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Special Report  
The Modern Body:Have You Noticed the Changes? Height Increase Result of Intermarriage?
Increase in Population Leads to Shorter People?
Japanese Women Increasingly Curvaceous?
Change Due to Sedentary Lifestyle?
The Perils of Eating Whatever One Wants To

The Modern Body How healthily we can lead our lives is a matter of major interest to people throughout the world, and it is that interest which first prompted the World Health Organization to announce its "healthy life expectancy" rankings. Japan came out on the top of this new index, but it needs to be wary of resting on its laurels. The Japanese physique has in recent years undergone dramatic changes, the likes of which have rarely been matched in the history of mankind. In this article we take a look at the factors which have prompted this "revolution of the body", and its significance for present day Japan, and the world at large.

Height Increase Result of Intermarriage?

Imagine that you were the inadvertent witness of a crime, and had caught a glimpse of the culprit. Eager to know what he or she looked like, one of the first things that the police are bound to ask you is, "How tall was the suspect?"
Of all the features of the human body, height is something that we tend to take immediate note of—whether someone is tall, short, or about average, or whether he or she is taller or shorter than oneself and so forth. We each probably have our own criteria for measuring the height of others at a glance.
The average height of Japanese people is about ten centimeters shorter than that of Westerners. Short stature compared with Westerners is in fact a feature shared by most Asian peoples. One of the reasons why Japanese—particularly Japanese women—visiting Europe or America are often taken for being younger than they actually are is that their shorter stature makes them look somewhat childlike.
Let's take a look at the way the body height of Japanese has changed over the ages, an exercise which will take us almost 20,000 years into the past.
Fragments of a human skeleton found in Okinawa in 1967, and dated as being some 17,000 years old, are considered to be the oldest human skeletons ever discovered in Japan. The acidity of Japan's soil ensures that discoveries of bone fossils of any kind are few and far between, but the Okinawa bones are nevertheless the oldest of determinate age of any modern human skeletons found in East Asia. Their owner is thought to have been between 150 and 155 centimeters tall, and to have possessed thin upper limbs and relatively robust lower limbs, a physique ideal for life in narrow mountainous terrain.
The next oldest human remains hail from what is known in Japanese archeology as the Jomon period, which lasted from ca. 12,000 B.C to 300 B.C. The height of these humans is estimated to have been from 155 to 156 centimeters for the early Jomon period, and from 157 to 158 centimeters for the late Jomon period-in other words, a difference of only a few centimeters from the 17,000 year-old skeleton.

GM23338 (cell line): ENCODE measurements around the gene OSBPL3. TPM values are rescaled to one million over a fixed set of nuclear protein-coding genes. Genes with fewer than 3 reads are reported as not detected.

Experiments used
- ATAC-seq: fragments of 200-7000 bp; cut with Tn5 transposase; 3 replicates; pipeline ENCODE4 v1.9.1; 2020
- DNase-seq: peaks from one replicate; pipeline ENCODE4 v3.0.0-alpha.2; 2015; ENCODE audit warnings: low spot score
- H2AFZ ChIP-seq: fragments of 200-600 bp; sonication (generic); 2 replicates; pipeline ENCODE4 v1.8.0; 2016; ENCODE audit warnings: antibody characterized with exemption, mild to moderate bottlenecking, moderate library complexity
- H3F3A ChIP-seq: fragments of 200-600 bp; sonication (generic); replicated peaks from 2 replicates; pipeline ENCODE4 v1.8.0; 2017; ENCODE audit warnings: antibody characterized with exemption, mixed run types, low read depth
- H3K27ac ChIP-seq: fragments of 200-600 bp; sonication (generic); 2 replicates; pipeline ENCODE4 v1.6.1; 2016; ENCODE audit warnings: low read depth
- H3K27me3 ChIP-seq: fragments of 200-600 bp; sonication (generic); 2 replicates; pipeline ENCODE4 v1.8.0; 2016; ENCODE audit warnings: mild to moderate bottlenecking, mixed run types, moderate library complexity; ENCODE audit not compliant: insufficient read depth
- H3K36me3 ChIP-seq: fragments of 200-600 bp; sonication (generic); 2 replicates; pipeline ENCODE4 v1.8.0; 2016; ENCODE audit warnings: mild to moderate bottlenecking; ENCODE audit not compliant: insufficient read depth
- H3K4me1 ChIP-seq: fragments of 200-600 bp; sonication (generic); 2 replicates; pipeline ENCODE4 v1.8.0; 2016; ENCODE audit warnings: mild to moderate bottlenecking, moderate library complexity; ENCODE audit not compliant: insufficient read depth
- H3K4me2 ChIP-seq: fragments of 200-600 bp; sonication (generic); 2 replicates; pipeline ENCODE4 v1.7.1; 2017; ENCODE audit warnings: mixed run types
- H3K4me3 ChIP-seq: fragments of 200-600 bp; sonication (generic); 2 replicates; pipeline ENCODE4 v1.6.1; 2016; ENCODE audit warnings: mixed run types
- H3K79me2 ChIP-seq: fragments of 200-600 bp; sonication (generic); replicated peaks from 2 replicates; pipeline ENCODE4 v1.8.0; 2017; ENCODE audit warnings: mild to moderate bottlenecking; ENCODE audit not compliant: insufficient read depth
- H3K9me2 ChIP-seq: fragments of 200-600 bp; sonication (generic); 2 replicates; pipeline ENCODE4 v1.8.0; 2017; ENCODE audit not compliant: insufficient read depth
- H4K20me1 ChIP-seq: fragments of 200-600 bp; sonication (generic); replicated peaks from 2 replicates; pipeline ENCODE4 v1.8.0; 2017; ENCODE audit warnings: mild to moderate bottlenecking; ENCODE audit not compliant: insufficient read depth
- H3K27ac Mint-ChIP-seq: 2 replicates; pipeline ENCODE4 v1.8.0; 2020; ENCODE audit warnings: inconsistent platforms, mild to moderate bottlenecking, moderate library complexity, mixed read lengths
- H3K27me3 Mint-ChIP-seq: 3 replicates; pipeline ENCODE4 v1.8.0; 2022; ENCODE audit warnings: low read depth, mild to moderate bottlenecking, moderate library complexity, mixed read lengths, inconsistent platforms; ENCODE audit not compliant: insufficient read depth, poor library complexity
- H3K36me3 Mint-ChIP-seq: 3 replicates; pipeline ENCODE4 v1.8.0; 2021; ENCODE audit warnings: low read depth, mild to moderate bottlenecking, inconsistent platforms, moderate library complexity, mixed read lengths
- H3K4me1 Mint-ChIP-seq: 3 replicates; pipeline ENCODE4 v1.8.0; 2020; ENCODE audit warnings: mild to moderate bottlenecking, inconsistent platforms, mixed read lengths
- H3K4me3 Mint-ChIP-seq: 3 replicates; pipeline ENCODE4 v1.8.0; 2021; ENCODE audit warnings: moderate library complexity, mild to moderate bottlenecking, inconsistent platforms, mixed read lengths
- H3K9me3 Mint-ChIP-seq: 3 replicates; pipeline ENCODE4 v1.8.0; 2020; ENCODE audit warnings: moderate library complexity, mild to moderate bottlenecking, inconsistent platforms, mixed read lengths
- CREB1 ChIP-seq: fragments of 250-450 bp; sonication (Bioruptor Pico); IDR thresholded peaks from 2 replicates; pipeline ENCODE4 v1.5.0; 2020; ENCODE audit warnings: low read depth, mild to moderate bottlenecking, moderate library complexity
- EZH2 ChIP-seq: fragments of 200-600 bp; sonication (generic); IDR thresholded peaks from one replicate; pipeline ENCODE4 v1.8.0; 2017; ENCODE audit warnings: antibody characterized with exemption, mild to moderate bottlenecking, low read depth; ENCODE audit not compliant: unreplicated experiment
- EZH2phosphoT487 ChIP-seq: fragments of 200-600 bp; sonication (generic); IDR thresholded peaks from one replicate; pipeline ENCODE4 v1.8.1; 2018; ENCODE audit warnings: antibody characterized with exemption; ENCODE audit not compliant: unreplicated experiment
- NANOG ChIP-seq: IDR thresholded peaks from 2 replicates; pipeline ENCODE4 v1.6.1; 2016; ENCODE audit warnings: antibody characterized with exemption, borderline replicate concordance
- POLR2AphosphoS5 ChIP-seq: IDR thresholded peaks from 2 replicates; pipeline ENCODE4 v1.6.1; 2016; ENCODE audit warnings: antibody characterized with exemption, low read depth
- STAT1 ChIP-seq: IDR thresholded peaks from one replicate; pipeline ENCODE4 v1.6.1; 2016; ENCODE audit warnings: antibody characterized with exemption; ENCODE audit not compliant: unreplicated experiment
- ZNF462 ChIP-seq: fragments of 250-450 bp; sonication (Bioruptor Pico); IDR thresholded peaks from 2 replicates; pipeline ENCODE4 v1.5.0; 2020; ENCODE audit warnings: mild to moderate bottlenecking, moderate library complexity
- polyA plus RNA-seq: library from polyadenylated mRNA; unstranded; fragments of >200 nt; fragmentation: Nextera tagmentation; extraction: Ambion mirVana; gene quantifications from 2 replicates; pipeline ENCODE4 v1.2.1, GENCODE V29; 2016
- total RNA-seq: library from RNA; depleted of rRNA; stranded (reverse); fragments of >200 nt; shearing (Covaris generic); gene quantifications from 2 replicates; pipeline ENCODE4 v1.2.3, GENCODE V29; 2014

Despite the fact that 5,000 years separate the two Jomon fossils—5,000 years for evolution to work its ways on the human form-here too, the Jomon people grew in physical stature by only a few centimeters at most.
It was only after entering the subsequent Yayoi Period (ca. 300 B.C.–A.D. 300) that the height of the Japanese began to increase significantly. The average height of the Yayoi people was approximately 164 centimeters for men, and 150 centimeters for women. In other words, the Yayoi people were five to eight centimeters taller than the Jomon people. The Jomon Period Japanese were still mainly hunter-gatherers, and it was only after the start of the Yayoi period that agriculture began to take off in a big way. The steady supply of food guaranteed by the cultivation of crops is thought to be one of the factors behind the sudden spurt in growth in the Yayoi period.
But Dr. Hisao Baba, curator and chair of the National Science Museum's Department of Anthropology, thinks that another factor was of even greater significance: "In the Yayoi Period, Japan experienced a large influx of immigrants from continental East Asia. The newcomers were of larger build than the Jomon people, and I think that we owe the increase in height in the Yayoi Period to them. If you look at human bones from the Yayoi Period, the owners of those found in western Japan where the newcomers settled were relatively tall, whereas the size of Yayoi Period bones found in northern Japan suggest people of much the same average height as those of the Jomon Period. The Japanese people are the product, in other words, of a mixing of Jomon people and Yayoi people. But even now the two strains are not totally intermixed. For example, even looking only at facial features, there are regions where one finds a large proportion of people with the thin and rather flat faces of the Yayoi-type, and others where people possessing the pronounced features of Jomon-type faces abound. Recently we've been analyzing the DNA of various bones, and the results of these studies also reveal the existence of regional differences."

Histonical changes in the height of Japanese males

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